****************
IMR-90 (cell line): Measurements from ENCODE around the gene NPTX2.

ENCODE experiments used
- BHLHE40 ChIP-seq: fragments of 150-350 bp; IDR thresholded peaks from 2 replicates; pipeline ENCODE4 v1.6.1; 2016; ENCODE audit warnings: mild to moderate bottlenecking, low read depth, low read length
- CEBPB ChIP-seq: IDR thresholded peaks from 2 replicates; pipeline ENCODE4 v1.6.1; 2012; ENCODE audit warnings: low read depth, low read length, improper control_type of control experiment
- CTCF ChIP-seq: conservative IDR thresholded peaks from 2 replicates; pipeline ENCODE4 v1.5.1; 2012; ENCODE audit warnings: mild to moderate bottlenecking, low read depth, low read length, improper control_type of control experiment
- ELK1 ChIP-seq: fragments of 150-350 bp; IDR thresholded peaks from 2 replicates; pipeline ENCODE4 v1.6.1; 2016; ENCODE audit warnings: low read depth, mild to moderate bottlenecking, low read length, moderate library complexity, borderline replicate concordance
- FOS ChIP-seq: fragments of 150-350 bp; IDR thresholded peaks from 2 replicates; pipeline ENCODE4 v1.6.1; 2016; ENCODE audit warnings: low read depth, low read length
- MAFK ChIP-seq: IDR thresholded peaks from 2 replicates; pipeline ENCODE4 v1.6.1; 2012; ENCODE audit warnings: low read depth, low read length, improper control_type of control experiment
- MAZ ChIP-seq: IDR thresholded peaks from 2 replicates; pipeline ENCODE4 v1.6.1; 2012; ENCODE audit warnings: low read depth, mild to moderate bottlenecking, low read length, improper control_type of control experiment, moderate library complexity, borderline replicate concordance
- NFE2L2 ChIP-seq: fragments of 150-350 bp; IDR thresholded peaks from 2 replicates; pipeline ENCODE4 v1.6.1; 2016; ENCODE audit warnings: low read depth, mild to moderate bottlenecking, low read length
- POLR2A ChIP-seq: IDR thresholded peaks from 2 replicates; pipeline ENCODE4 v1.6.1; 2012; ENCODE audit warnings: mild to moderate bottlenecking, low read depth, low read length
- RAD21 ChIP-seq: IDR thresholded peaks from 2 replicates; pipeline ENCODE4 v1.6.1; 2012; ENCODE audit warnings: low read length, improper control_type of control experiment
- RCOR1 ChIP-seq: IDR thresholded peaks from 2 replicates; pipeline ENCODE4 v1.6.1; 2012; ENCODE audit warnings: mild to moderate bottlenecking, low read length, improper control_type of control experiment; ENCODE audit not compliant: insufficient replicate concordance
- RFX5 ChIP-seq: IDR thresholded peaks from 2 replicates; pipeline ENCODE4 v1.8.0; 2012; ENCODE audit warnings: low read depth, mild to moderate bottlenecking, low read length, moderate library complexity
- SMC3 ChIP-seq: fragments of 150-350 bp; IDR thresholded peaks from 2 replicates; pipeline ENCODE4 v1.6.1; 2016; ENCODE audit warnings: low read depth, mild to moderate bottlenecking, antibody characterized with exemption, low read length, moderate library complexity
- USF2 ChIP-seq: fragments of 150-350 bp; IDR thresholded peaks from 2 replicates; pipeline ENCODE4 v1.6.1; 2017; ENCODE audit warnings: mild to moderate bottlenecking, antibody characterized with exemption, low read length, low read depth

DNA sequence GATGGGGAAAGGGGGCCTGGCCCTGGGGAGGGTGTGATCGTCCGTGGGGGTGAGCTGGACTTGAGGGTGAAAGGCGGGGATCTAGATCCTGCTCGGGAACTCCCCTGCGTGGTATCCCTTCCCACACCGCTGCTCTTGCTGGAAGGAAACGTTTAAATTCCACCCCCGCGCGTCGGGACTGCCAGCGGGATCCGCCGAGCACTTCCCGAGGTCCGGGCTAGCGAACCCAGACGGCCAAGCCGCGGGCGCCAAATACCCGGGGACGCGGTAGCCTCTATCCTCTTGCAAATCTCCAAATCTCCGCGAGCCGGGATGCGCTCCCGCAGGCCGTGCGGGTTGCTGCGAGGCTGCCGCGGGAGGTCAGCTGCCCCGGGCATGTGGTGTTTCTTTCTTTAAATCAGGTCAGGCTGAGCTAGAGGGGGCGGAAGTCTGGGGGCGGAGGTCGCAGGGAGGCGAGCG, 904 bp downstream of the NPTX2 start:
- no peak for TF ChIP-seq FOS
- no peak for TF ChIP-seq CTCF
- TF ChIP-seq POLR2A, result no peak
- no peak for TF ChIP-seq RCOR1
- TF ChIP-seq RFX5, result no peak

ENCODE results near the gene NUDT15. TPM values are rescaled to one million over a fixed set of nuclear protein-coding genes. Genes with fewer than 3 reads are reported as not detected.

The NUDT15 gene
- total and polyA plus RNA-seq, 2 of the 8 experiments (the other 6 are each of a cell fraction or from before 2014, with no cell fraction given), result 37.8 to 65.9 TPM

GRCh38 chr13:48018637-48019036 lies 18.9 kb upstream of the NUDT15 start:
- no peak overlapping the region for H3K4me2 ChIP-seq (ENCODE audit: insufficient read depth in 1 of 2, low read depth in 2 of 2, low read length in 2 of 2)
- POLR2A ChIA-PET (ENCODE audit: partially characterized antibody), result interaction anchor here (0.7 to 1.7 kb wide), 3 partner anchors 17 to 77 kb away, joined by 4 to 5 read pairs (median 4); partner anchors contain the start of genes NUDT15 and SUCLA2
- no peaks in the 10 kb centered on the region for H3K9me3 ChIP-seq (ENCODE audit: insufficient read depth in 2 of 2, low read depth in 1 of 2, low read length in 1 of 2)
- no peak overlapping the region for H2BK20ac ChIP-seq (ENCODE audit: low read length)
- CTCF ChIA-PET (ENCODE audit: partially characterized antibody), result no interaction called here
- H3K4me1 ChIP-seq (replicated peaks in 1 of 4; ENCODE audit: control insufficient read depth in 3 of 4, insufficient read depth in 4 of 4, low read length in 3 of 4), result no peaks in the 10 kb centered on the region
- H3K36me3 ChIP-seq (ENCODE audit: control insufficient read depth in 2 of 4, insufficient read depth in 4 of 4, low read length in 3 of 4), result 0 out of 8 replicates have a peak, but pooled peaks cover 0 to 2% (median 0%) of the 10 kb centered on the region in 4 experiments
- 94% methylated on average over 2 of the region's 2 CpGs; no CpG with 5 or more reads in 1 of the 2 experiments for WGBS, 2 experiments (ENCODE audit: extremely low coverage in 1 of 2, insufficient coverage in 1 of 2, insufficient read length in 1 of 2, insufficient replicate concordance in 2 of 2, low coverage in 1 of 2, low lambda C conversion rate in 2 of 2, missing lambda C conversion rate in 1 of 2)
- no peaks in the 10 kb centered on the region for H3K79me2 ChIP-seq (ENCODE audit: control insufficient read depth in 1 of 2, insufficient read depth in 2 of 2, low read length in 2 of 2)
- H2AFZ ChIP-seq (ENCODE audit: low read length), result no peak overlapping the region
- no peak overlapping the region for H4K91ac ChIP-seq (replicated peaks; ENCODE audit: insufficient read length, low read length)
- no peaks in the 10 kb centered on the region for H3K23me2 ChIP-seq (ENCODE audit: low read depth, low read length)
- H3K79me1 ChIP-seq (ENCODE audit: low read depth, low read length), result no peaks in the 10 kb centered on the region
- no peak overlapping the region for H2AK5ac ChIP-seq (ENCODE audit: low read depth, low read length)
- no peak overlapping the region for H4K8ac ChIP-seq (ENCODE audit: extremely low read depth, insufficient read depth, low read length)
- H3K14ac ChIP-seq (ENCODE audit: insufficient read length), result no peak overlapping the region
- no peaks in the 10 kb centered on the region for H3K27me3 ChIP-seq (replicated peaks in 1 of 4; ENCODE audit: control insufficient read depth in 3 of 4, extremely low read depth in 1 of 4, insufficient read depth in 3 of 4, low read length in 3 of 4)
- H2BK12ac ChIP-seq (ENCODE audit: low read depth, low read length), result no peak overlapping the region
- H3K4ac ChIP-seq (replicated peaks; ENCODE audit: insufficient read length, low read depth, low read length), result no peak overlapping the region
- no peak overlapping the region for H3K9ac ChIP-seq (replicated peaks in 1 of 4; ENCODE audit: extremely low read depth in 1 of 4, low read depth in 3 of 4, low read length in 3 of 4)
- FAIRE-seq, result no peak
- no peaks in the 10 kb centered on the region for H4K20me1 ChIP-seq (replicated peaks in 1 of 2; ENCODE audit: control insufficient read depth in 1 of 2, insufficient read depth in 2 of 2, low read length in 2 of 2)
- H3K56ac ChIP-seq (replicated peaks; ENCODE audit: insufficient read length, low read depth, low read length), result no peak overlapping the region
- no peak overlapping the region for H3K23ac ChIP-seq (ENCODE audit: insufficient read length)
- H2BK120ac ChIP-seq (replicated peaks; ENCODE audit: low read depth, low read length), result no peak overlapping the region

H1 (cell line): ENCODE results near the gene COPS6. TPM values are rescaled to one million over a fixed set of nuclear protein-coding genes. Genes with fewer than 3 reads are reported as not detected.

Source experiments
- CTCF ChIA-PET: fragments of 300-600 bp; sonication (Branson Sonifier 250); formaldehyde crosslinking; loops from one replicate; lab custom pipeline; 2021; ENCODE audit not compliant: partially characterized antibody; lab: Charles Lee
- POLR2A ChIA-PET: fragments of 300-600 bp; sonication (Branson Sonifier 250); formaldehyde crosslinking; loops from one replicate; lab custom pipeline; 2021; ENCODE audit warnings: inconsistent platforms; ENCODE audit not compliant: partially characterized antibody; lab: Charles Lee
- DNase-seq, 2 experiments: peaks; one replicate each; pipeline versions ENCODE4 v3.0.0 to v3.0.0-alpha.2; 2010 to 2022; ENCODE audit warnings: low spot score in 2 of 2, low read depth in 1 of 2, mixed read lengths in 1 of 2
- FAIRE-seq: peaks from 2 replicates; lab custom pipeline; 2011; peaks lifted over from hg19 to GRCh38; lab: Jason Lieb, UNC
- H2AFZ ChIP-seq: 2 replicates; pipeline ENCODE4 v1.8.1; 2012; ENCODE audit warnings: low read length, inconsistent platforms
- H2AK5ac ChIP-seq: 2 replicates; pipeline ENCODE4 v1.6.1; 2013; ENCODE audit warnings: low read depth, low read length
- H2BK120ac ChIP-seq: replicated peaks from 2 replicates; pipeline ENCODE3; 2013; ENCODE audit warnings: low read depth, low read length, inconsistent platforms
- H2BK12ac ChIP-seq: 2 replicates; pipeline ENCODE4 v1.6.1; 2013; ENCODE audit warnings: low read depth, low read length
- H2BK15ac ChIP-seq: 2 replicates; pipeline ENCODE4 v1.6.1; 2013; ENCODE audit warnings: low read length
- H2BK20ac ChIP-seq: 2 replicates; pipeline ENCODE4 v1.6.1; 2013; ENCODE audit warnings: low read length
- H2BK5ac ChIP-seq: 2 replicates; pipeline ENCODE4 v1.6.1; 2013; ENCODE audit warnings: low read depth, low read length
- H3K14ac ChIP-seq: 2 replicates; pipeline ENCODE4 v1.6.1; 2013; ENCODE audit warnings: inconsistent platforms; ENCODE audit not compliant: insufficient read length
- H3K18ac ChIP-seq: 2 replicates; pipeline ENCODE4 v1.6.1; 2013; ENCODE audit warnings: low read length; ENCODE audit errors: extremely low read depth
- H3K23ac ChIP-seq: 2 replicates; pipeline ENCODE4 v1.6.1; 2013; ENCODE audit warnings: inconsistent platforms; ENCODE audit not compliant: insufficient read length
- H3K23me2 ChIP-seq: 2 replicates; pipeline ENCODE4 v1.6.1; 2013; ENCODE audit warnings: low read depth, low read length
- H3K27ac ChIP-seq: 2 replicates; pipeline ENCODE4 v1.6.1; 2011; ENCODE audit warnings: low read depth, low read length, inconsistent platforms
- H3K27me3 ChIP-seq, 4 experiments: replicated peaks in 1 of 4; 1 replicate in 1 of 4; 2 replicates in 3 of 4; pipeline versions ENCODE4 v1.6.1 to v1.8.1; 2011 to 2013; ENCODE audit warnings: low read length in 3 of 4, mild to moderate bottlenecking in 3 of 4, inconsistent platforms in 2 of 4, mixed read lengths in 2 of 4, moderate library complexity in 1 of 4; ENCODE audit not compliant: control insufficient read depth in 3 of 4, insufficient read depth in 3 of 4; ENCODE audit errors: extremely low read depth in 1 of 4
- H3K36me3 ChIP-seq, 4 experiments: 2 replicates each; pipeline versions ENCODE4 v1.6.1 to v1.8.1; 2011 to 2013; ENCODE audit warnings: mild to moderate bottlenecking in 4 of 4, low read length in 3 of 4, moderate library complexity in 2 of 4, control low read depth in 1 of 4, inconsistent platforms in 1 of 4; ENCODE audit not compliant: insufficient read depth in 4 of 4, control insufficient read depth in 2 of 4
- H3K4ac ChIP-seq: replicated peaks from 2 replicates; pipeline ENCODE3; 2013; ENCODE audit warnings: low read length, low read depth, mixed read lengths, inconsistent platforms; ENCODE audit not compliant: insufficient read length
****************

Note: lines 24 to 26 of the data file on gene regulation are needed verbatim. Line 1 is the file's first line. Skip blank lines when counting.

The NUDT15 gene
- total and polyA plus RNA-seq, 2 of the 8 experiments (the other 6 are each of a cell fraction or from before 2014, with no cell fraction given), result 37.8 to 65.9 TPM

GRCh38 chr13:48018637-48019036 lies 18.9 kb upstream of the NUDT15 start: